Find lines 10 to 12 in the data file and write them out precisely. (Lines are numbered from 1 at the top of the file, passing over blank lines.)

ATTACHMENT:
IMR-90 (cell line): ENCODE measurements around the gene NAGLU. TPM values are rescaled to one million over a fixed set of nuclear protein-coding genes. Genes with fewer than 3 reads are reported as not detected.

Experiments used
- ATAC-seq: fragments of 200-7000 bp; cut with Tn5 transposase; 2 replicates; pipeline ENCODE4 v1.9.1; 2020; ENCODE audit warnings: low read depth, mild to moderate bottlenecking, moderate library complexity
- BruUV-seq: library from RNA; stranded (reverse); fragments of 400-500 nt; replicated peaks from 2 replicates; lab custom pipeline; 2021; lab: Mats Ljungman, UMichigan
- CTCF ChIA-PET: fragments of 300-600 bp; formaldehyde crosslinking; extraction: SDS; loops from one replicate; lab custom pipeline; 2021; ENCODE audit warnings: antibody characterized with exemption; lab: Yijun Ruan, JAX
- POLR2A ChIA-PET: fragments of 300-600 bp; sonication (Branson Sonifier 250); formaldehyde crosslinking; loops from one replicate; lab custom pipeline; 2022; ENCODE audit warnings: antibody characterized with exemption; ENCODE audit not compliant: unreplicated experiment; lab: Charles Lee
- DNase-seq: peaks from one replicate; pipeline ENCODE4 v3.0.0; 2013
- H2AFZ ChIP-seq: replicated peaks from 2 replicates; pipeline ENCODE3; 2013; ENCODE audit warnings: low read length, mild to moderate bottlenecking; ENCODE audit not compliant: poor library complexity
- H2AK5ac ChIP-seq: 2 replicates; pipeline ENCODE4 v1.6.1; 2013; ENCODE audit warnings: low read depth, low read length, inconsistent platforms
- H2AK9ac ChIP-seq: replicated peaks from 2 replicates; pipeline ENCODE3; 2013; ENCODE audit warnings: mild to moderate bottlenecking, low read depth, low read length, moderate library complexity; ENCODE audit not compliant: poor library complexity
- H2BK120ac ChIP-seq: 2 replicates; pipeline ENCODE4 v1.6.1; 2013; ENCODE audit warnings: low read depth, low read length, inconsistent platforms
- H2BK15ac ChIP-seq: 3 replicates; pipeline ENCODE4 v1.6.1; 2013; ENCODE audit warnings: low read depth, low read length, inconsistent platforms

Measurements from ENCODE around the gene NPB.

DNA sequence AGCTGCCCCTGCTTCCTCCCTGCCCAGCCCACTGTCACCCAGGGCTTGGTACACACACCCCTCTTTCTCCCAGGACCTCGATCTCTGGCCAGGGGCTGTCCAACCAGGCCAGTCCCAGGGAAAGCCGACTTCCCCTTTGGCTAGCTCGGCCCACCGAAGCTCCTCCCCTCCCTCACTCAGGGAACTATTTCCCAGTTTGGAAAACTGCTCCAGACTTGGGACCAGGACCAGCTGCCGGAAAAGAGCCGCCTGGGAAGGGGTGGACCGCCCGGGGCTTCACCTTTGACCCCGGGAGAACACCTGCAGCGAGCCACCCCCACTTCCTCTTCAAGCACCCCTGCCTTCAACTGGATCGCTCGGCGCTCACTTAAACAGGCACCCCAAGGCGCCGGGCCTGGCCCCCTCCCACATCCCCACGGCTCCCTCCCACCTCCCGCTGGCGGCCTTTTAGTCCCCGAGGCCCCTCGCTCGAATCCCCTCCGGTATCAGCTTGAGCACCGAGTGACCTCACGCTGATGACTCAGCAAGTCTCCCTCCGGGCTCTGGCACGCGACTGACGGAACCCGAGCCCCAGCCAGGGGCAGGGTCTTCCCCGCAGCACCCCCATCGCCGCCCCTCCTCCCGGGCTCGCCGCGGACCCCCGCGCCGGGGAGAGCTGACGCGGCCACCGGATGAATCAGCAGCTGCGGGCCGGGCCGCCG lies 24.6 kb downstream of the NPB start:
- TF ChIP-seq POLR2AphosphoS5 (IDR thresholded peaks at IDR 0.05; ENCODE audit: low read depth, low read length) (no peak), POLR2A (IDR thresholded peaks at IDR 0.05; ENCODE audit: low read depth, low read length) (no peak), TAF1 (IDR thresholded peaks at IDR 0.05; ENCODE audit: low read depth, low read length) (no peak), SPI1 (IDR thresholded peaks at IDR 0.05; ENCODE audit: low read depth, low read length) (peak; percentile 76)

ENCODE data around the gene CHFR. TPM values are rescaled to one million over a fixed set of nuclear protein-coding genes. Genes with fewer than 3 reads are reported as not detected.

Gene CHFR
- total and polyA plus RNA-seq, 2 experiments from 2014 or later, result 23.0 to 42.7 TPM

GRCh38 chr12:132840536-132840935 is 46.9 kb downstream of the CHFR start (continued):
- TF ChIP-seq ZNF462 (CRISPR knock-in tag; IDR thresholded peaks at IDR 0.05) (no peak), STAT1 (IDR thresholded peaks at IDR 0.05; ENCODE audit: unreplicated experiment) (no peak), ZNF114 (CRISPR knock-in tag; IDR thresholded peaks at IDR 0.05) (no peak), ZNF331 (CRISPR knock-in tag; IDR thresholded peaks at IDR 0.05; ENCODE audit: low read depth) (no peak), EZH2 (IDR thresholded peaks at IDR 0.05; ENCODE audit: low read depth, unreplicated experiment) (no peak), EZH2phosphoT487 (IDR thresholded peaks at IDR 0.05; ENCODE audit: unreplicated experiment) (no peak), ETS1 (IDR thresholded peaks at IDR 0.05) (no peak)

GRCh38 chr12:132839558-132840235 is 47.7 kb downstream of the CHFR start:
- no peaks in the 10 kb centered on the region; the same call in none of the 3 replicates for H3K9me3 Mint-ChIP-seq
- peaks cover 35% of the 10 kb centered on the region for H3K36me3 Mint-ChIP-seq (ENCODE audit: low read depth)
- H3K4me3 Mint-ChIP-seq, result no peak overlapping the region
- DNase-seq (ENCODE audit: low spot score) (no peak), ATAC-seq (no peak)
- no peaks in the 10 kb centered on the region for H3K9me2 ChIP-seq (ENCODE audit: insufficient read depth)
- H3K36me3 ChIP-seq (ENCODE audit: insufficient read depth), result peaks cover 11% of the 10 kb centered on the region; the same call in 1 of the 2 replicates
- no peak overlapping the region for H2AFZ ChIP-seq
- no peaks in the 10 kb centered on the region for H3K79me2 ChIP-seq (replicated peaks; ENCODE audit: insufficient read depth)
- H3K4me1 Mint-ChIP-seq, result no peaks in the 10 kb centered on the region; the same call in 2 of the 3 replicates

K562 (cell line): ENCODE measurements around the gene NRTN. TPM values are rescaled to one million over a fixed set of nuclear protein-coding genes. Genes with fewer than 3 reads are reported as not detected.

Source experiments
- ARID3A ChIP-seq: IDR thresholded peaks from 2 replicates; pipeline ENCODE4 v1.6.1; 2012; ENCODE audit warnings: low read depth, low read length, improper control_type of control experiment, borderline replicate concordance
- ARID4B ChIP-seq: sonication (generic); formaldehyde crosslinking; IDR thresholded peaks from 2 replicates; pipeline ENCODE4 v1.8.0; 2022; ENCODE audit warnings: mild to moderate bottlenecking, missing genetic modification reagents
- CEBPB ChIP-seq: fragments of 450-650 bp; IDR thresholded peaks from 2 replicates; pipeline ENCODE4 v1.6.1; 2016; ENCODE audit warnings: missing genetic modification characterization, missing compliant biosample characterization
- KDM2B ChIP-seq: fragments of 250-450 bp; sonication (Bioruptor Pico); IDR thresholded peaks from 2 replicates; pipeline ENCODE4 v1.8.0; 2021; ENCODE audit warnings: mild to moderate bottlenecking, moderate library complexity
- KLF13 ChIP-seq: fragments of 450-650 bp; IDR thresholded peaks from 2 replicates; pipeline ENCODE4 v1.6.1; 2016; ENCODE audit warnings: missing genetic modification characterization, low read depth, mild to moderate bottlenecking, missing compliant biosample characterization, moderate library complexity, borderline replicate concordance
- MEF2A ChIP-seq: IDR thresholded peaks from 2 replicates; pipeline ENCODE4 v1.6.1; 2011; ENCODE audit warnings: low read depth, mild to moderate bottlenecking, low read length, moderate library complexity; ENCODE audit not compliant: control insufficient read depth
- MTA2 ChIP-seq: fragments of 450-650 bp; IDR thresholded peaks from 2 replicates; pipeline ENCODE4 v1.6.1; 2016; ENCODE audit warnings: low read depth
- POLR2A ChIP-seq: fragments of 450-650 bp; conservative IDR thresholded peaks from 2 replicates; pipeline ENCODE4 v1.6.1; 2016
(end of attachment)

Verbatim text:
- H2AK9ac ChIP-seq: replicated peaks from 2 replicates; pipeline ENCODE3; 2013; ENCODE audit warnings: mild to moderate bottlenecking, low read depth, low read length, moderate library complexity; ENCODE audit not compliant: poor library complexity
- H2BK120ac ChIP-seq: 2 replicates; pipeline ENCODE4 v1.6.1; 2013; ENCODE audit warnings: low read depth, low read length, inconsistent platforms
- H2BK15ac ChIP-seq: 3 replicates; pipeline ENCODE4 v1.6.1; 2013; ENCODE audit warnings: low read depth, low read length, inconsistent platforms